Five Ways to Become the Best Manager

Being an effective manager in the American economy is certainly no easy task. But effective management is the key to a successful business. And successful businesses are the key to a vibrant American economy.

Being an effective manager in the American economy is certainly not an easy task. The job I consider my first real job was as manager of a print shop at the age of 19. I’ve since worked for myself in numerous ventures, as well as worked a variety of jobs in fields from fast food to engineering, manufacturing, programming, and even defense contracting.

My having been a manger made me keenly aware of what the demands of a manager are. And in my various careers, I have observed many traits of many managers. Some were good managers, others were terribly bad. Having been on both sides, I have some advice to give those who wish to improve their ability to manage. This advice also applies to those who work in upper management who desire to be more successful than their competition. The following then, are five characteristics of an effective manager:


By far, my most important observation was that of the perspective of a manager. When I worked at an engineering manufacturer, I had the best manager one could ask for. He believed that a manager is not a manager of people, but rather of resources. A manager isn’t a boss. He or she facilitates the needs of those hired to do the actual work. This attitude, this perspective, is what makes a manager effective far more than any other characteristic. Of course, such a perspective must be shared by upper management for it to be effective. Unfortunately this wasn’t the case, and my brilliant manager stepped down as a result. Our effectiveness and productivity suffered as a result.

Competence and Intelligence

Along with the right attitude, a manager must be competent and intelligent. Unfortunately, American culture seems to ignore and perhaps admonish intelligence, even among managers. And if a manager is not as intelligent as those in his or her department, such as at my engineering job (we were all more intelligent than one manager), then the manager should acknowledge this and act accordingly. Again, acknowledging the proper role of a manager is vital to this.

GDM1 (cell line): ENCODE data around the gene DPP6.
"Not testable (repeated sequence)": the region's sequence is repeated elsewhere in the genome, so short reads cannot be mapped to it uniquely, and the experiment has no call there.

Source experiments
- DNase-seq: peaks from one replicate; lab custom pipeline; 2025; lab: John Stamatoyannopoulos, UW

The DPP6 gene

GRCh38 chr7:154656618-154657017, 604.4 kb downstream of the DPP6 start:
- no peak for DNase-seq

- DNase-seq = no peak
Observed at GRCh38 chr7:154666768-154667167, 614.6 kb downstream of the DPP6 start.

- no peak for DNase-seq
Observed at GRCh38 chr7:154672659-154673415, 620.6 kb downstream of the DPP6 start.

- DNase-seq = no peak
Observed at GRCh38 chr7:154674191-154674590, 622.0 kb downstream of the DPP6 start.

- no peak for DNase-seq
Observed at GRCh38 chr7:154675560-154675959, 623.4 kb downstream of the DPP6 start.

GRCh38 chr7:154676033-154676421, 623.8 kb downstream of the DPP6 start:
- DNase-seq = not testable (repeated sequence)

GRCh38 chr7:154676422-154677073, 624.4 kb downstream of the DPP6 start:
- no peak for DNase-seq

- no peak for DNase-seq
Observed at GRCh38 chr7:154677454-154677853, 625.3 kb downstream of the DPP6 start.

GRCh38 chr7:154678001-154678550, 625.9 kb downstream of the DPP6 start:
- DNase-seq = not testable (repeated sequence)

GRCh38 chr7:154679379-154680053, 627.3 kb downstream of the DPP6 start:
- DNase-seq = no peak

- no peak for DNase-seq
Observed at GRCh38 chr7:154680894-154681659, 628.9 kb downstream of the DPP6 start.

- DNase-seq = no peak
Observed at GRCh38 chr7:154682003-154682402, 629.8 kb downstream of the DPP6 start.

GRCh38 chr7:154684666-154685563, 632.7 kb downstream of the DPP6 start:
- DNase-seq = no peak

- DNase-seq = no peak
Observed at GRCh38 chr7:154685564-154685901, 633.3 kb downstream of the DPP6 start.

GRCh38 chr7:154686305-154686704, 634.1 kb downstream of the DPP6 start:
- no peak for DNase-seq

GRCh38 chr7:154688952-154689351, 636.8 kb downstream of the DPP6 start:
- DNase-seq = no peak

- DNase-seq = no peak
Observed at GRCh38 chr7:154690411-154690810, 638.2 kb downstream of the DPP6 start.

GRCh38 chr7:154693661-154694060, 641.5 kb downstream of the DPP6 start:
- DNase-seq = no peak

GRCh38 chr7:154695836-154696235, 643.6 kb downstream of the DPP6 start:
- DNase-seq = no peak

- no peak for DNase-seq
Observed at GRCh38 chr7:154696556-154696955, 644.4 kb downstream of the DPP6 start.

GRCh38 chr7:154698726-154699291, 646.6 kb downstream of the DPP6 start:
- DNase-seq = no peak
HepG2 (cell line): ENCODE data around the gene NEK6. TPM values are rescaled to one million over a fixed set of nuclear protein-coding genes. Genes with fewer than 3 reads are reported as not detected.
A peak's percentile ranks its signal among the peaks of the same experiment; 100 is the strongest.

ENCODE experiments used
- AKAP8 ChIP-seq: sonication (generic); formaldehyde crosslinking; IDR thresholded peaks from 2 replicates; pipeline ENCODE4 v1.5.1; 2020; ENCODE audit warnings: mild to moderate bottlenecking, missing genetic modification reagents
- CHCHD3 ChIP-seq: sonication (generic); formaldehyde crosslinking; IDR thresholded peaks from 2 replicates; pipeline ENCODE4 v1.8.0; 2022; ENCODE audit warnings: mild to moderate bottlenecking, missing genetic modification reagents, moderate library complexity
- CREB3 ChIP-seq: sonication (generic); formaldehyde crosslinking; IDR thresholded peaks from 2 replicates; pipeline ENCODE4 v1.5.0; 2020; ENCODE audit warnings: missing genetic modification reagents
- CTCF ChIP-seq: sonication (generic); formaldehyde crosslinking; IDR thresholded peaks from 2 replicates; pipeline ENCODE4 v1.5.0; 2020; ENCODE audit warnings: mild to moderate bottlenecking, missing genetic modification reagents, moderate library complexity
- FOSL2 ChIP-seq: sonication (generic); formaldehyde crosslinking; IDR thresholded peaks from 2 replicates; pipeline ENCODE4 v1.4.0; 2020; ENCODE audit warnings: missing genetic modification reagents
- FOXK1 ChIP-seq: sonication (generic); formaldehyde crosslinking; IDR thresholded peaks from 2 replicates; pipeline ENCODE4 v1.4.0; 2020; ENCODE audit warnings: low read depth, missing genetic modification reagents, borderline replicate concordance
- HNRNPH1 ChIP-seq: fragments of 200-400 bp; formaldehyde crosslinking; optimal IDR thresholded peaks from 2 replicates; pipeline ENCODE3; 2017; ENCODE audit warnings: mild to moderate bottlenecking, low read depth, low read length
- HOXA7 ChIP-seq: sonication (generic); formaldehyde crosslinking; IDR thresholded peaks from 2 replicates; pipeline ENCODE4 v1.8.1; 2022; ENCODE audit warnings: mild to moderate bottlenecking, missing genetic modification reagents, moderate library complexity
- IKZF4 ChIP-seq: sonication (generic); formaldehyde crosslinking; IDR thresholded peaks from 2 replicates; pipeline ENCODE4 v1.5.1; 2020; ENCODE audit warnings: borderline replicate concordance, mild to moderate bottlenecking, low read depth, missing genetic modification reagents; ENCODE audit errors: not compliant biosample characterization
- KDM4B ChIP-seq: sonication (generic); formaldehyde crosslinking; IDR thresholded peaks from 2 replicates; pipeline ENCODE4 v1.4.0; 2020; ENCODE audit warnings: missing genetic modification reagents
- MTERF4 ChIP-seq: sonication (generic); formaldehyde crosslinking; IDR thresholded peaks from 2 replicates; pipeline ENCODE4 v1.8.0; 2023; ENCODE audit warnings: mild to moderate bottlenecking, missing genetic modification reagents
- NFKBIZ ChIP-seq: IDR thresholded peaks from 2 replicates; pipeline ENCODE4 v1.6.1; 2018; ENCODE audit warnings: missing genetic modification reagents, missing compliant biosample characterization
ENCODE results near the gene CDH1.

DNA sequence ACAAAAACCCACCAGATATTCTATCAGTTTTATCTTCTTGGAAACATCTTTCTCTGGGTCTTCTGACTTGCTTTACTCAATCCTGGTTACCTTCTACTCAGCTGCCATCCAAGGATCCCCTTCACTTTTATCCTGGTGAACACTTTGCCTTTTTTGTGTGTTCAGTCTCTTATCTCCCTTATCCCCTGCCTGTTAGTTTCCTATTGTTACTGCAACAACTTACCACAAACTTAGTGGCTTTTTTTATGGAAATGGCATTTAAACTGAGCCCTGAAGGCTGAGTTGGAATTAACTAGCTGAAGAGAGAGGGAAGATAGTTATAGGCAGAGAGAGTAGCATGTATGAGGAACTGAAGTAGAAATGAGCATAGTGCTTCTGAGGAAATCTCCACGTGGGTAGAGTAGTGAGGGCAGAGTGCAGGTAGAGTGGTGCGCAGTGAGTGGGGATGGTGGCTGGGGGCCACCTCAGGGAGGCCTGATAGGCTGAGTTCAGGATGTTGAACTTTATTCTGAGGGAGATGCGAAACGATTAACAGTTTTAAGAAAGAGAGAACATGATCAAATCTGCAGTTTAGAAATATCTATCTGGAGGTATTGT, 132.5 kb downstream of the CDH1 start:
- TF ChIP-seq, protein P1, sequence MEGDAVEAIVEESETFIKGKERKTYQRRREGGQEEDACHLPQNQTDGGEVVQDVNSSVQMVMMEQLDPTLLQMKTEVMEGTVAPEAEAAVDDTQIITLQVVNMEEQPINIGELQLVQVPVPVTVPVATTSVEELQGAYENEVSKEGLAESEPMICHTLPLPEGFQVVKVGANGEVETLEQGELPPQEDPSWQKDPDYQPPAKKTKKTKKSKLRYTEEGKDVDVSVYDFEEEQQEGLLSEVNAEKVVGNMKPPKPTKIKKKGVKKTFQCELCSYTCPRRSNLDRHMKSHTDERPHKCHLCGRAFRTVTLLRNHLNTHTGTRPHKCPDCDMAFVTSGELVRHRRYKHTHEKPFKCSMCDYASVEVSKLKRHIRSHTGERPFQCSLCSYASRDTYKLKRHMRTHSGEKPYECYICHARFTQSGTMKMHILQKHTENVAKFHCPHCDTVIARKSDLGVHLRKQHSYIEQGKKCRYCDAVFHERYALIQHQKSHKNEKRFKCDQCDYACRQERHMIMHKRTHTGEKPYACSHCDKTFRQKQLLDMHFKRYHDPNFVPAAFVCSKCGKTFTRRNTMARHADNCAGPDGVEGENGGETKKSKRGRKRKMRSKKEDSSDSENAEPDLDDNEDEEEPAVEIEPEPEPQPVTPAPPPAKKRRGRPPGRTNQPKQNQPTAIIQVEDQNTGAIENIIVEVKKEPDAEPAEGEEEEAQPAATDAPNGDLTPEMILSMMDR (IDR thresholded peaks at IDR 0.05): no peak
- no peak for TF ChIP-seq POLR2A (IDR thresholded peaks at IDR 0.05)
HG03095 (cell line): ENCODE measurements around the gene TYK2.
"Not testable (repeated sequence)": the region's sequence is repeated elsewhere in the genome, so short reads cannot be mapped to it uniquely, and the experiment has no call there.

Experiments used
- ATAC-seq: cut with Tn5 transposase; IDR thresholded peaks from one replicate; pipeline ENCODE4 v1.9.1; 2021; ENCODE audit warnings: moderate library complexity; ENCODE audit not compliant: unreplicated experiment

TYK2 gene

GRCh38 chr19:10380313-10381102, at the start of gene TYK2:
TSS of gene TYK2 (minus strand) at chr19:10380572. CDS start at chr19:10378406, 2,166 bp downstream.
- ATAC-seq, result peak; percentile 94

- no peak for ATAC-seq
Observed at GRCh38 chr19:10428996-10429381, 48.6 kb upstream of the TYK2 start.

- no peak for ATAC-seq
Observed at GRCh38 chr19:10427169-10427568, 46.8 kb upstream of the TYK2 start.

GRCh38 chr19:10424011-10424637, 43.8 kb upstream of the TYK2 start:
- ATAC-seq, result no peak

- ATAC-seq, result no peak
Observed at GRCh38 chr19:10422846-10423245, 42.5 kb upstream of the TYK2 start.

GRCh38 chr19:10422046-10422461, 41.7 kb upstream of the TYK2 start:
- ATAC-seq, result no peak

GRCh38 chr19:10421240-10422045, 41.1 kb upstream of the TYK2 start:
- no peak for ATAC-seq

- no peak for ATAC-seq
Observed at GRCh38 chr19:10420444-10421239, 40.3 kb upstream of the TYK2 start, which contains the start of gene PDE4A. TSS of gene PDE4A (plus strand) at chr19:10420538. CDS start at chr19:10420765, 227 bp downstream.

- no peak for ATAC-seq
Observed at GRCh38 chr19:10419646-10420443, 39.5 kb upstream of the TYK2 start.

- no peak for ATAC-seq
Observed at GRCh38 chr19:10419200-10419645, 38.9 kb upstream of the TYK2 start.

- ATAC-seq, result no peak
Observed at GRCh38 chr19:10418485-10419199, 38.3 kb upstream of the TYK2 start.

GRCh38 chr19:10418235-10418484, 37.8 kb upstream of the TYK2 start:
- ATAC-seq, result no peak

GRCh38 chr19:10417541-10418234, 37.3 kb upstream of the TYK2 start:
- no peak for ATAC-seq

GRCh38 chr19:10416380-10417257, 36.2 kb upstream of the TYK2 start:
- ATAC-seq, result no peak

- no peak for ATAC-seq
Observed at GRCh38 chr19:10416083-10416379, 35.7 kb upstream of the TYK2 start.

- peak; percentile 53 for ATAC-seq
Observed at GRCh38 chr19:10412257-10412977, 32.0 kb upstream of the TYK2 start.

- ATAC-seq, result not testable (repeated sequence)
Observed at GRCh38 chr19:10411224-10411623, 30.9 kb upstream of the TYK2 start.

Interpersonal Skills

The ability to relate well to members of the department is also quite essential to effective management. Management responsibility includes conflict management, as well as motivation; both of which require effective people skills. An effective manager doesn’t need authority to get things done or end conflicts when he or she has a good relationship with all department employees.


Confidence can easily come from the right perspective, intelligence, and competence, but is vital to effective management. Given that a manager is responsible for facilitating the work of those in the department who actually do the work, confidence comes from knowing a manager is fully capable of putting everthing together so that the department operates most effectively. Learn your place, your department’s place, and the value of the department and its workers, and a manager won’t have any difficulty with confidence.

Sense of Responsibility

With the right perspective on management should also come a genuine sense of responsibility for the position of manager. Knowing that one is responsible for making sure the department gets things done is the best motivator. Simply believing that people should listen to you and do what you say is the worst way to manage. A manager is held responsible for making sure the work gets done by the upper management. A sense of responsibility frees the manager to understand what it takes for workers to do their job, rather than being bogged down by a believe that a manager is a ruler.

A manager at any level from the CEO to the person who manages the mail room should each be able to understand how these characteristics are important for effective management. Imagine how much more competetitive a company can be when employees know they are the company’s most important assets, and when managers understand that they are there to facilitate the employees’ ability to do what needs to be done to make a company successful.